One of the first and most important decisions to be made when planning a wedding is what level of formality you want to have. Formality level has a big impact on nearly every aspect of your wedding, from your venue to your dress to your decorations and menu, so before you dive into the planning process, take a moment with your partner to determine what style is right for you.
Even though many couples are choosing to think outside the box with their wedding styles, which can result in some pretty odd combinations (rustic elegant, anyone?), there are still really only four formality levels to choose from for your Baltimore wedding:
- Ultra-formal: Ultra-formal weddings have a “white tie” or “black tie” dress code. Ladies wear full length gowns and men wear tuxedos and bowties. These kinds of weddings tend to follow tradition pretty stringently with lots of rules governing etiquette and behavior. Reception dinners are always plated and generally have multiple courses. Ultra-formal wedding receptions exclusively take place in the evening, as tuxedos are formal evening wear.
- Formal: Formal weddings are generally “black tie” optional: men can wear dark suits or tuxedos and women wear long gowns or formal, cocktail length dresses. Dinners can be plated or buffet style and the reception is almost always in the evening or late afternoon.
- Semi-formal: Most weddings these days are semi-formal. They’re a little more relaxed than formal weddings and allow for more wiggle room when it comes to incorporating non-traditional elements. Guests generally wear cocktail attire: cocktail dresses or skirts for women and suits and ties for men. Usually receptions offer a light meal or cocktail hors d’oeuvres. Semi-formal weddings most often take place in the afternoon or early in the evening.
- Informal or casual: Informal weddings are usually smaller than formal or semi-formal weddings and a lot less concerned with following tradition. The dress code is typically “business casual”: khakis and button down shirts for men and sundresses or nice pants and blouses for women. These weddings usually take place in the daytime and their receptions generally serve simple meals or refreshments.
There are several ways you can narrow down these options. The first, and most obvious, is to think of your budget. Formal and Ultra-formal weddings tend to come with a heftier price tag than the other levels of formality, what with the seated dinner, engraved invitations, need for live music (DJs don’t exactly scream “ultra-formal occasion”), and the fact that you will need to book your venue for an evening time slot, which generally costs more than booking your event for earlier in the day.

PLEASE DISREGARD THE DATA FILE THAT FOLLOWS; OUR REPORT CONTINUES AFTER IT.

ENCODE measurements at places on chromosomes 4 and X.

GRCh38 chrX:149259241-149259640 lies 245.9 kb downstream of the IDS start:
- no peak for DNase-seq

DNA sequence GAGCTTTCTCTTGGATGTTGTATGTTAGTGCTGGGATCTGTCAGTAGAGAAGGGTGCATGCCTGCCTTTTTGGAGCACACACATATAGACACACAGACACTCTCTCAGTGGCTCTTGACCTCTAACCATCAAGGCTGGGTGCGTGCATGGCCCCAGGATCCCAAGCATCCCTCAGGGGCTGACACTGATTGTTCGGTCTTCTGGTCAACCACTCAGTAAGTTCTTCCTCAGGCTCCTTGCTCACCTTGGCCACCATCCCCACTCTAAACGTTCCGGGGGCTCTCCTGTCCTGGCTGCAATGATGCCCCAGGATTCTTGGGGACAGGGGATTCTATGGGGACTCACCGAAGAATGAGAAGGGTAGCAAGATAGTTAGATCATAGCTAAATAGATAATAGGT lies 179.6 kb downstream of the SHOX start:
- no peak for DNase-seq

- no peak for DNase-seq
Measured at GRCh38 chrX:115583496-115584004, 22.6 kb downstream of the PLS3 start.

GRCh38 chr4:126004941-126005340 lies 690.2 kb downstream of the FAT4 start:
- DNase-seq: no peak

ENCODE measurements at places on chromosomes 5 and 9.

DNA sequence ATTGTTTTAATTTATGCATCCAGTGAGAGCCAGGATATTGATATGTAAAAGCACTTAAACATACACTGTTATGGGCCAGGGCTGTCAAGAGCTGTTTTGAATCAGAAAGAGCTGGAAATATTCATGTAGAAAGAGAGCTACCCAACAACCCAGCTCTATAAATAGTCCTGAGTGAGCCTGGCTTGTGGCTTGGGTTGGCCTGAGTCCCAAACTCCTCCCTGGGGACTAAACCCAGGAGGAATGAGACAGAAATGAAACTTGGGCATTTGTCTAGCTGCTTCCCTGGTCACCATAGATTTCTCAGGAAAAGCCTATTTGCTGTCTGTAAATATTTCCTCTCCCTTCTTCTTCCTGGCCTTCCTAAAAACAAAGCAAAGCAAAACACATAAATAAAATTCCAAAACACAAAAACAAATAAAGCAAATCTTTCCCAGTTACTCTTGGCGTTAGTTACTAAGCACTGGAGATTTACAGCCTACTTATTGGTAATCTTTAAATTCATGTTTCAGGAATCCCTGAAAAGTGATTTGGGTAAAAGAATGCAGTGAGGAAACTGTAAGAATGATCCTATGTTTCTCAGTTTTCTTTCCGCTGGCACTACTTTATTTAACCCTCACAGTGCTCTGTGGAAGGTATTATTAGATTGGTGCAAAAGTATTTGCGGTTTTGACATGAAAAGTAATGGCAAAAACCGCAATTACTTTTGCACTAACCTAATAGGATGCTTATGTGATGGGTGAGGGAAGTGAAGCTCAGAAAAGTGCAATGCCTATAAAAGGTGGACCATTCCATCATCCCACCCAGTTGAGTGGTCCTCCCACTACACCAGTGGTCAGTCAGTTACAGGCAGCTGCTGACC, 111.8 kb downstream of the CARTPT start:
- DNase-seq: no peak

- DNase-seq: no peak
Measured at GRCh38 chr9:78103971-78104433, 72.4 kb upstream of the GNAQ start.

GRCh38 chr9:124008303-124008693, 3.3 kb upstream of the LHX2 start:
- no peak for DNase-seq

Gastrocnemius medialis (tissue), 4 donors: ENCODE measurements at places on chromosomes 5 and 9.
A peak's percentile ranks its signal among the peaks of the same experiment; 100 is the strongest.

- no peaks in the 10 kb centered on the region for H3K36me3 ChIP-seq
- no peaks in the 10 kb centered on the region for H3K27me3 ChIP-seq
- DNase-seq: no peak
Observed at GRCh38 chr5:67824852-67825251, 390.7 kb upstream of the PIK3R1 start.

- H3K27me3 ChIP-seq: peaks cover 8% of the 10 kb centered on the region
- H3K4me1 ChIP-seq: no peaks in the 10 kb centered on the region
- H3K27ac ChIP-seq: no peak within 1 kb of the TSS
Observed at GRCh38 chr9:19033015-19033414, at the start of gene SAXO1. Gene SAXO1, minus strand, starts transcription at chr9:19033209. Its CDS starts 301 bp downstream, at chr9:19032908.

Another way to help you decide your wedding’s formality level is to picture your perfect wedding venue. Is it a gorgeous ballroom? A barn? The waterfront? Think about what your guests could comfortably wear there and what formality level would best suit the space. If you have a regal ballroom as the setting for your event, why fill it with people wearing sundresses and khakis? If you dream of a rustic, outdoor wedding on a farm, “black tie” may not be the way to go.
Once you’ve made your decision about the level of formality for your wedding, it’s important to be consistent when planning the various aspects of the event. While modern weddings have been fairly successful in blurring the lines between “formal,” “semi-formal,” and “casual,” simply choosing your favorite pins on Pinterest without any regard for whether they conflict in terms of formality can take away from the smooth flow and seamless presentation of your big day. By keeping your chosen formality level in the back of your mind when you make decisions about decorations, your wedding dress, food, entertainment, bridesmaid dresses, the venue, and definitely your invitations, you’ll be able to create a more cohesive and captivating experience for your guests!